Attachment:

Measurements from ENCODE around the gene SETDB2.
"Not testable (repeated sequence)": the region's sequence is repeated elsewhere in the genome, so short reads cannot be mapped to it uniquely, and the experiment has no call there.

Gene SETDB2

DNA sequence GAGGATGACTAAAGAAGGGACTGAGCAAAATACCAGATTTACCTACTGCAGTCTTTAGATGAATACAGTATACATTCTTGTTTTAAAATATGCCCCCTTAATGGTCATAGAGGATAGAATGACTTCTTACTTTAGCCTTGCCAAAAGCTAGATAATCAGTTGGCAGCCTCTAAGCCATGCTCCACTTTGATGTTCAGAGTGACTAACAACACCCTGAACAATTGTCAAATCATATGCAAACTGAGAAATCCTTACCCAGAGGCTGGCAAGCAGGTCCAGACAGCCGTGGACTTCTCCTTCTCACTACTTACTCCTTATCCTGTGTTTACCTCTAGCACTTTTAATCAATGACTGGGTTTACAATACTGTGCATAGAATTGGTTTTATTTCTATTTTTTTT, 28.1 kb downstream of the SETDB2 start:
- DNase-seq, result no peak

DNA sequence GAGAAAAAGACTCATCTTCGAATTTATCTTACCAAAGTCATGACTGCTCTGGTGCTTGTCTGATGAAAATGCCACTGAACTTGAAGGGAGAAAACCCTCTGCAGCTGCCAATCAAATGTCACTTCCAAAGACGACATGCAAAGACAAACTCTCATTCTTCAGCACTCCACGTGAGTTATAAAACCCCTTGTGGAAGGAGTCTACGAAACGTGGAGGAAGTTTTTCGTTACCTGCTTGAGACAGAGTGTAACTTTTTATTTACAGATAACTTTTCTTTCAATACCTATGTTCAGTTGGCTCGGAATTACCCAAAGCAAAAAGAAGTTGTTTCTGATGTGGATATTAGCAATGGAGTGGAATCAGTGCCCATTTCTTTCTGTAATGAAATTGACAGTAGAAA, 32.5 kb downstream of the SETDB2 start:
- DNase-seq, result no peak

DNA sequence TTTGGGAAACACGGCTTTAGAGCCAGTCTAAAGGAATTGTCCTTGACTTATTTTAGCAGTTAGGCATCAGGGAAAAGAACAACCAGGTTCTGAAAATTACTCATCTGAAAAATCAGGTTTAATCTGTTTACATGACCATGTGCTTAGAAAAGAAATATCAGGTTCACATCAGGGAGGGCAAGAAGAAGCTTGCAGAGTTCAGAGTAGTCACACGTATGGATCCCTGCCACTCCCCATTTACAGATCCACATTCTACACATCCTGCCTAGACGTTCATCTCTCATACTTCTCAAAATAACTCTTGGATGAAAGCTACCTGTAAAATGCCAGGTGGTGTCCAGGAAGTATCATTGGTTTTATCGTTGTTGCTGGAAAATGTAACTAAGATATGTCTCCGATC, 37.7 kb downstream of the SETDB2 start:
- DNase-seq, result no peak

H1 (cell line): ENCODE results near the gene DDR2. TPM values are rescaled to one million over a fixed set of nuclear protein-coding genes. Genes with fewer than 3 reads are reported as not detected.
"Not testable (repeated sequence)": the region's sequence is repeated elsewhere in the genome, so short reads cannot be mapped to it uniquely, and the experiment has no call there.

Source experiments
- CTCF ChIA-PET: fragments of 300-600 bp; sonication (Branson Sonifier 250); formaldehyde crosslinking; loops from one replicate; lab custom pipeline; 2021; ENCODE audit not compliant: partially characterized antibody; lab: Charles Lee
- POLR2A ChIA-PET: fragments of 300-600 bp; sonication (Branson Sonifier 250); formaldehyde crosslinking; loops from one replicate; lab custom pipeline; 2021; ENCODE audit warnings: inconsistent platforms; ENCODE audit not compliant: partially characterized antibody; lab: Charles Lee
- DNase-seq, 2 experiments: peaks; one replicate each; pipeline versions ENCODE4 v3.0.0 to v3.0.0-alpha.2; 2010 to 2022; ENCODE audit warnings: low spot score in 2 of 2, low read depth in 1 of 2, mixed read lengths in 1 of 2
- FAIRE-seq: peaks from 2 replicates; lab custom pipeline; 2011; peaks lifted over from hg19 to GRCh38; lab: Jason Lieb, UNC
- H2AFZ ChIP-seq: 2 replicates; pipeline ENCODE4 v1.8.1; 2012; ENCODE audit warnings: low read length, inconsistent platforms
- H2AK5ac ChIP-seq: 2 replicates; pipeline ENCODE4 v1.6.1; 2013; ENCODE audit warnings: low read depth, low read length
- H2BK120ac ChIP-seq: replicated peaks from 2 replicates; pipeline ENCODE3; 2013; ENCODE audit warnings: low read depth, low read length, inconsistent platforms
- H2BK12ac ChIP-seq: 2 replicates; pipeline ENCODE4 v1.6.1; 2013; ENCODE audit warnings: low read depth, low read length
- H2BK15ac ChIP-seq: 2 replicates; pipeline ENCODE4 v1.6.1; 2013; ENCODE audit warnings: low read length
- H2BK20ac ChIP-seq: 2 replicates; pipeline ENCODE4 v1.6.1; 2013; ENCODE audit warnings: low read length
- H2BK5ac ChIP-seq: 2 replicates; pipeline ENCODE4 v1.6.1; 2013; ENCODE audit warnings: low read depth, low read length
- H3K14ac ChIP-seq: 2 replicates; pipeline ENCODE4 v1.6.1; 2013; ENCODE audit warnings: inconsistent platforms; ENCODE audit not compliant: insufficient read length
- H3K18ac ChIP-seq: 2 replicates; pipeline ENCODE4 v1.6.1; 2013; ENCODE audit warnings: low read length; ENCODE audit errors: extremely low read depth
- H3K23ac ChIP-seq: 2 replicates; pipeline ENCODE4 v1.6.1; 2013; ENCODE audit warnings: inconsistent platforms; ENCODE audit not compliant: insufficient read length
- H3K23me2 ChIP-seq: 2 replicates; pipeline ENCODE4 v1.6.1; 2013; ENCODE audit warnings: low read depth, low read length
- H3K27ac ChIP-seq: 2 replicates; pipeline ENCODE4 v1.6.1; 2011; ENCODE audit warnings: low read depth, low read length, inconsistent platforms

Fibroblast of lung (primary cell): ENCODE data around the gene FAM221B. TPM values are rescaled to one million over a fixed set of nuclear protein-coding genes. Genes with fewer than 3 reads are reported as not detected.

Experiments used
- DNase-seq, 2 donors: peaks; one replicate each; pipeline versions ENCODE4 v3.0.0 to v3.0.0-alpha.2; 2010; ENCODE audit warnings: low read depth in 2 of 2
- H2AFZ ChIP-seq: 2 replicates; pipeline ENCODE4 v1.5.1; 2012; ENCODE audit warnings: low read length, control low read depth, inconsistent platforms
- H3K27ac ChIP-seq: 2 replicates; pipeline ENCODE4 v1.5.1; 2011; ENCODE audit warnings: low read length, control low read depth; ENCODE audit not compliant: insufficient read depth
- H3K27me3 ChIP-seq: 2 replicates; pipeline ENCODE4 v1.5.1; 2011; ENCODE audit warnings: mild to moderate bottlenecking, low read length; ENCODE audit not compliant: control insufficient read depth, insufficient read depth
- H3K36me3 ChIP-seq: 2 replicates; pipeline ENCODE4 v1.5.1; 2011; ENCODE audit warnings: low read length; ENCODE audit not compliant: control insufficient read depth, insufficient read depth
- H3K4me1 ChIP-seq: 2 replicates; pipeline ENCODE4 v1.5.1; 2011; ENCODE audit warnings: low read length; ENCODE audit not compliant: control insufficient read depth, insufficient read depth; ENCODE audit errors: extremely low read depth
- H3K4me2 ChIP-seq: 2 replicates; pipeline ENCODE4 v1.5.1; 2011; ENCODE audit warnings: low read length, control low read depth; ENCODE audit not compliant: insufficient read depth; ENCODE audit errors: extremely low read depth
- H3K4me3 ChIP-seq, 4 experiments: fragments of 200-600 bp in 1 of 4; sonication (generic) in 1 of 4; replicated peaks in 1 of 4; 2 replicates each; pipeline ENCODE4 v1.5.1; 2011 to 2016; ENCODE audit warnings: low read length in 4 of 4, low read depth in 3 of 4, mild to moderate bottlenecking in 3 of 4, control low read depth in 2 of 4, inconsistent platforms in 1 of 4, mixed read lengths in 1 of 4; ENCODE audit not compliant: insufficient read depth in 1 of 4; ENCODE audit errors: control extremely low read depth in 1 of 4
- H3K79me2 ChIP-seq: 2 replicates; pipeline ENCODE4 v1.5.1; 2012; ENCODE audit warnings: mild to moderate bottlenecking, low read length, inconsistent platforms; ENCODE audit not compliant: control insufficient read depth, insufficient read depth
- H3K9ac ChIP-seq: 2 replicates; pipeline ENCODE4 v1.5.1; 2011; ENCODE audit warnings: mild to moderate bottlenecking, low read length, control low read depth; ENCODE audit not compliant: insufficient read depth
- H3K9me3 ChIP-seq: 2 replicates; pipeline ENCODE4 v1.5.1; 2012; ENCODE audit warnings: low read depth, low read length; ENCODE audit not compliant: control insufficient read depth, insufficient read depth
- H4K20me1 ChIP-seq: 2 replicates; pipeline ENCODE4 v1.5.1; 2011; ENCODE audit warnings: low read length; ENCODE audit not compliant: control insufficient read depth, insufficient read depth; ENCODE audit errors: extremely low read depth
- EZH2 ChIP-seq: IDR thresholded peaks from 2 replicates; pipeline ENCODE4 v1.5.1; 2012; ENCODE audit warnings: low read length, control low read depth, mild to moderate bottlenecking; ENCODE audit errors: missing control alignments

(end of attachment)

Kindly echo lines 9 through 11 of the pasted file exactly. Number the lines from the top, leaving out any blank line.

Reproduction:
- DNase-seq, result no peak

H1 (cell line): ENCODE results near the gene DDR2. TPM values are rescaled to one million over a fixed set of nuclear protein-coding genes. Genes with fewer than 3 reads are reported as not detected.
"Not testable (repeated sequence)": the region's sequence is repeated elsewhere in the genome, so short reads cannot be mapped to it uniquely, and the experiment has no call there.